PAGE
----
05 October 2010

Pro-social Living

Here is a very challenging question for you: Does your behaviour always benefit society?


The reason I ask is because an awareness of pro-social living may be part of the answer to the prevalence of anti-social behaviour. The latter often makes people who suffer its consequences feel powerless, intimidated and frustrated at the lack of official recognition for their distress.






Anti-social behaviour is likely to be implicated in many cases of mentally unhealthy actions, both for the ignorant or insolent perpetrators and for the innocent perceivers. You may have noticed that I refer here to "mentally unhealthy actions" rather than "mental illness" as many mental/cognitive processes depend the healthy or unhealthy functioning of the brain.

Here are a few links to think about:

Wikipedia - Cognition

Wikipedia - Anti-social behavior

Wikipedia - Crime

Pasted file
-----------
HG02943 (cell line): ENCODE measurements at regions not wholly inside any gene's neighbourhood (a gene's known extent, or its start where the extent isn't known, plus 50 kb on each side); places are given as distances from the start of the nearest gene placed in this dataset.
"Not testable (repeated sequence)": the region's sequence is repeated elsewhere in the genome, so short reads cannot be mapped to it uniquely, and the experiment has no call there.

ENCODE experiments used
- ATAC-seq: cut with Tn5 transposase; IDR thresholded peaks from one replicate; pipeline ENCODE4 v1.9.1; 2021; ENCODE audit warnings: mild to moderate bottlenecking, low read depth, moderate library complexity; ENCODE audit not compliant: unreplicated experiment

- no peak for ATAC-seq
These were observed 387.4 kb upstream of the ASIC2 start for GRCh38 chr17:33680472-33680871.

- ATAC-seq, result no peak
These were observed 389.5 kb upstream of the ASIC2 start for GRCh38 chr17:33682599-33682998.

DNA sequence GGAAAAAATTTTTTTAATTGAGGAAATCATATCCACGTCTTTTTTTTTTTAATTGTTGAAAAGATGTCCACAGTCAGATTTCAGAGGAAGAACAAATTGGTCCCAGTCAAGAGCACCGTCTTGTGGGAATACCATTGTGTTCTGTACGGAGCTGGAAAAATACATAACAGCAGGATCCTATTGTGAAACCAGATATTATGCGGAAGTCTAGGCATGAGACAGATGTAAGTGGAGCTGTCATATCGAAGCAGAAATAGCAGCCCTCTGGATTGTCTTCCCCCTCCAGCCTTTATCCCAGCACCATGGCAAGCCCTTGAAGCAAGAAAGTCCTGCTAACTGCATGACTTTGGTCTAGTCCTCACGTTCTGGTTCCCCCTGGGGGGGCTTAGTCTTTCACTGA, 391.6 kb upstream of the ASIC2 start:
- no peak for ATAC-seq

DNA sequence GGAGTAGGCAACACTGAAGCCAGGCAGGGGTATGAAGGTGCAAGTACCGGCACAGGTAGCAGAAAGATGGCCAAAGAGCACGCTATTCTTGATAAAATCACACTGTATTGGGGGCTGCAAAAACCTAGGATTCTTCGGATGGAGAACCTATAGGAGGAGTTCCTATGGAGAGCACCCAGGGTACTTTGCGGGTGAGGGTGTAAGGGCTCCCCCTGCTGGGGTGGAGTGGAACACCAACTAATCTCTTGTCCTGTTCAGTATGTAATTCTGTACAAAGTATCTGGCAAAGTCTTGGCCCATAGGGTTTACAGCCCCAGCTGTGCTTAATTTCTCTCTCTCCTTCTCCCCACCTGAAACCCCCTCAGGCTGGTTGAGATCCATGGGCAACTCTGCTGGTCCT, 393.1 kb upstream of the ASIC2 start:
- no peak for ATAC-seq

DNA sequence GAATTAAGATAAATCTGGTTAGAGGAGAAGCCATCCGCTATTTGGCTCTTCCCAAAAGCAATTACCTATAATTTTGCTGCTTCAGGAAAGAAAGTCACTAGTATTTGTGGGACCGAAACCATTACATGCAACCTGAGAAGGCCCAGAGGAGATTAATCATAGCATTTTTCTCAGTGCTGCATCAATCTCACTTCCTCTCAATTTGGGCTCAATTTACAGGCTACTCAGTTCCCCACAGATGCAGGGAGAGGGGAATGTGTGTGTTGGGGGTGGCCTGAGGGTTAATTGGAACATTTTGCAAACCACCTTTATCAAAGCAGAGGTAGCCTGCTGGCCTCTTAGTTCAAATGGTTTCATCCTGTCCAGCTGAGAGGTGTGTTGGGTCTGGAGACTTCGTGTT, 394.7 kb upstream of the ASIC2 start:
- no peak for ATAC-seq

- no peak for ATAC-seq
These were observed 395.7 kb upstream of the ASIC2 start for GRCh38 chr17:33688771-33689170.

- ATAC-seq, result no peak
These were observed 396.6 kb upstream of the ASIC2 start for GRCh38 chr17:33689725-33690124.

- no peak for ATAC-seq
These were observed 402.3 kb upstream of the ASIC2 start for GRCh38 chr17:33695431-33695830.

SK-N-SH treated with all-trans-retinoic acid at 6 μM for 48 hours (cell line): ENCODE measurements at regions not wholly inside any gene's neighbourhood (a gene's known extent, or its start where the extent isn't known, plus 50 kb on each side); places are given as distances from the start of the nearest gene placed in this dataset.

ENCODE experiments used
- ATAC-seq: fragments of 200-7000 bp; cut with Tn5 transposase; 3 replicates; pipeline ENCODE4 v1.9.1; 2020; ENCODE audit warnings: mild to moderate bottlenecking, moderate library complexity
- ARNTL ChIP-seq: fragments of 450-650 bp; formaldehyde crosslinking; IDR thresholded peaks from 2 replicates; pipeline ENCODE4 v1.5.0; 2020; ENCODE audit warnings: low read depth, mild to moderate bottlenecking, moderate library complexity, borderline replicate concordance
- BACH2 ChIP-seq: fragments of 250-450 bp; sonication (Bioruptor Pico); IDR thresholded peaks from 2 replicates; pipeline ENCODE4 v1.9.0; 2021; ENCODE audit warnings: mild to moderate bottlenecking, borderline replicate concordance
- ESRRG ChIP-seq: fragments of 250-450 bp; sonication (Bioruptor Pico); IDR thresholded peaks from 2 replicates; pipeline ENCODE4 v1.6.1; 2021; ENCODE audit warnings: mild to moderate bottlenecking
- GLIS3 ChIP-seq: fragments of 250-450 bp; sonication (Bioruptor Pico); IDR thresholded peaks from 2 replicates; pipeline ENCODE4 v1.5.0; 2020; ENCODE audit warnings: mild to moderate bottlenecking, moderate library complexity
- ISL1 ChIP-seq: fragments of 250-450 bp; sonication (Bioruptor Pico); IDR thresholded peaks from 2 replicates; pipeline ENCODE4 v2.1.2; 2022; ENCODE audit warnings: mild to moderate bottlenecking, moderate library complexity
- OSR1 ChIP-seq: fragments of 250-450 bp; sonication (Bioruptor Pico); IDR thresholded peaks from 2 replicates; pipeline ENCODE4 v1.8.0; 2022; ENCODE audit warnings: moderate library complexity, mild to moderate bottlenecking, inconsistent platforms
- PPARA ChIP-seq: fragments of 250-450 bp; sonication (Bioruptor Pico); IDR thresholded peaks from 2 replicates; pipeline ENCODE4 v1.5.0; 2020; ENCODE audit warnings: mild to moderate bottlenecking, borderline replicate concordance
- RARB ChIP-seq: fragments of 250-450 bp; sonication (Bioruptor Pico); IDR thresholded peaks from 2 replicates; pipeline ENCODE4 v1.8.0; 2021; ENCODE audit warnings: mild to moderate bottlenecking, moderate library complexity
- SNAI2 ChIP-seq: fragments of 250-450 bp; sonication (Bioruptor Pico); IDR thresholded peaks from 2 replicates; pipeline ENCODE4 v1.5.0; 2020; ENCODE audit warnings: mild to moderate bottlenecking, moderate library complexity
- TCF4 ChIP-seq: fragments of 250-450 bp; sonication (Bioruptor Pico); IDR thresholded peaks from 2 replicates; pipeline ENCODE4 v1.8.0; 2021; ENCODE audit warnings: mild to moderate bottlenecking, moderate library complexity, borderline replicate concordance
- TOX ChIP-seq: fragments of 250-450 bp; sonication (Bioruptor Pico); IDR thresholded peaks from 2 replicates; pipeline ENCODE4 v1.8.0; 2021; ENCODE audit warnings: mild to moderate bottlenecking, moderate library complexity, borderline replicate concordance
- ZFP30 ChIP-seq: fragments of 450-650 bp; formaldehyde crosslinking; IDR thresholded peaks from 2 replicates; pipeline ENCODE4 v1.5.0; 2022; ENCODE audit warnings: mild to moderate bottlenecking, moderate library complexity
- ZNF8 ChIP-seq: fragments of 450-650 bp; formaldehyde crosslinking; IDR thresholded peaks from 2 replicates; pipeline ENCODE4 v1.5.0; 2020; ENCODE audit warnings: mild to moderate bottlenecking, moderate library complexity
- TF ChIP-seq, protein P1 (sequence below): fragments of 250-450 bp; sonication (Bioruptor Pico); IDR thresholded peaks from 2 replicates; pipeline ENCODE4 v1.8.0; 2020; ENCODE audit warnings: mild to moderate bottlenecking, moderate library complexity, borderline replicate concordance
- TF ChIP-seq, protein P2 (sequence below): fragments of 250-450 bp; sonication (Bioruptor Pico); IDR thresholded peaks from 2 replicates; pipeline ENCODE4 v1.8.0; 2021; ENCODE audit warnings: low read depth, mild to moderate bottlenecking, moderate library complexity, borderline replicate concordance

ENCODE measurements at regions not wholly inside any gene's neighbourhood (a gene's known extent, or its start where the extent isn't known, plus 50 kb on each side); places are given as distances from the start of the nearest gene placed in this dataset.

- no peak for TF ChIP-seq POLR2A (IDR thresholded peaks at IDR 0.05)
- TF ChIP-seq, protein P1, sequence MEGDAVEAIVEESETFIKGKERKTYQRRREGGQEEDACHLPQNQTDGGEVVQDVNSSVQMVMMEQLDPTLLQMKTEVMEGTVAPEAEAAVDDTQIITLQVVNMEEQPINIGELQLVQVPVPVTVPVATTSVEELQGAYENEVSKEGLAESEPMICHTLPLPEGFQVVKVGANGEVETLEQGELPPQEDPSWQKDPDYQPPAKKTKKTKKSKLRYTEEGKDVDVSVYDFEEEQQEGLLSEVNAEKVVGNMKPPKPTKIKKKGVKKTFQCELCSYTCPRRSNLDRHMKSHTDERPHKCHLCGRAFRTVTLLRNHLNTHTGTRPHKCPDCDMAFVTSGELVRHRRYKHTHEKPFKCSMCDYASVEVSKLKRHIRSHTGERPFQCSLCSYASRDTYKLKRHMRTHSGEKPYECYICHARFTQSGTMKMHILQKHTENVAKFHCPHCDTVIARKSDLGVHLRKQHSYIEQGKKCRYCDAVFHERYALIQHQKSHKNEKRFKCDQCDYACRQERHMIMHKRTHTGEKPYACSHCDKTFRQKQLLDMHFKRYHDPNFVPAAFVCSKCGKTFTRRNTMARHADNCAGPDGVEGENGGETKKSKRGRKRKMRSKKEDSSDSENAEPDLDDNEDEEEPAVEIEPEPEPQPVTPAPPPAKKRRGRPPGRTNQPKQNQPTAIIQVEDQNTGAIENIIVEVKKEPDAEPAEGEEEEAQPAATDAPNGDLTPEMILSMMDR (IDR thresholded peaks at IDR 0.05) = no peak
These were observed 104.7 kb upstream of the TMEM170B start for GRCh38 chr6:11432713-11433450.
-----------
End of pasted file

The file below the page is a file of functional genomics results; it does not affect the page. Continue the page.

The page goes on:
Wikipedia - Tort

BBC News - Police 'need to reclaim streets', police chief warns


In my view, pro-social living is neither reactionary, radical, retaliatory or motivated by the desire for monetary compensation, especially when seeking redress for past or ongoing wrongs. Yet redress needs to be sought, and acted upon. The question then is: Who should be responsible for acting against anti-social behavior?

It may be better to redirect the question as follows: Who should be responsible for supporting and promoting pro-social living, and how? Perhaps you have found that many of the posts in this blog support and promote pro-social living in one way or another. I hope so!

You may be wondering why I have used Oath of the Horatii by Jacques-Louis David to illustrate this particular blog post. To me, the painting represents an inappropriate way of dealing with anti-social behaviour. Traditionally, the family and the church had the authority to expect loyalty first, followed by the state (however "the state" may be defined). The painting reflects loyalty to the state, giving it a superior claim over that of the family or the church.

Yet what of the claim to authority of society as a whole? The state, the family and the church (and other religious institutions) are just a few of the institutional branches of a wider society. It is within the wider society that each individual is meant to be treated with equal respect, at least in effective democracies. How, then, is this equal respect to be defined and achieved?

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